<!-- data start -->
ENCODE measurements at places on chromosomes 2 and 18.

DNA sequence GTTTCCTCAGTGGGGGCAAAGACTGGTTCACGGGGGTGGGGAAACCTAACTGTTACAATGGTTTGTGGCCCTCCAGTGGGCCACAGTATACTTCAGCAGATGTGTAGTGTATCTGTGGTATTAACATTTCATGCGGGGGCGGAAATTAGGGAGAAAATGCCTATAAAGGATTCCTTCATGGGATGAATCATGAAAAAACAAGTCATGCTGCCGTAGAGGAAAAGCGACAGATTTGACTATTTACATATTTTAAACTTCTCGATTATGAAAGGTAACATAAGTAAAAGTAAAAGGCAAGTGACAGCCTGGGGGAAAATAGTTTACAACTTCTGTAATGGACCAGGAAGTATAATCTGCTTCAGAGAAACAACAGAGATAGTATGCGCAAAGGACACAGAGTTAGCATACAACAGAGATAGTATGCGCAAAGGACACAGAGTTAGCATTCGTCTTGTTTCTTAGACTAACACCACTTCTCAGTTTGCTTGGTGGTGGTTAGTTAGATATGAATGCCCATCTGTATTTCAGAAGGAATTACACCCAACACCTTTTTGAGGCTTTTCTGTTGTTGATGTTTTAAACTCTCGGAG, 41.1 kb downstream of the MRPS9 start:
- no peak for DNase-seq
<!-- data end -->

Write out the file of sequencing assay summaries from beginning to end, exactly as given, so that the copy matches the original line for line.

ENCODE measurements at places on chromosomes 2 and 18.

DNA sequence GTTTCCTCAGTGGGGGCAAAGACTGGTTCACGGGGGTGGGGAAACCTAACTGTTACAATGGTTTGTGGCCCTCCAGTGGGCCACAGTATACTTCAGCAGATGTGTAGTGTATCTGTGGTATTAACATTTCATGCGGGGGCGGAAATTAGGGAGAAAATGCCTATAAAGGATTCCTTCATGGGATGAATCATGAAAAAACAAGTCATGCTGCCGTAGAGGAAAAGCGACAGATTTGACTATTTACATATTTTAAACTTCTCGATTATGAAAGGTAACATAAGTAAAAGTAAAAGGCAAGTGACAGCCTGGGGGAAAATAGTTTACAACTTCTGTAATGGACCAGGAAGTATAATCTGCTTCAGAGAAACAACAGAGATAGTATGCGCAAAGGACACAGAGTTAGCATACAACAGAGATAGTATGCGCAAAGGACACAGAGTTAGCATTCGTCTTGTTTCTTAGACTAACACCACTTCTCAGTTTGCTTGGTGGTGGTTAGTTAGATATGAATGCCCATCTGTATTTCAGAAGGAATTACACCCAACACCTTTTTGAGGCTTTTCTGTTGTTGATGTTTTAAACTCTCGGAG, 41.1 kb downstream of the MRPS9 start:
- no peak for DNase-seq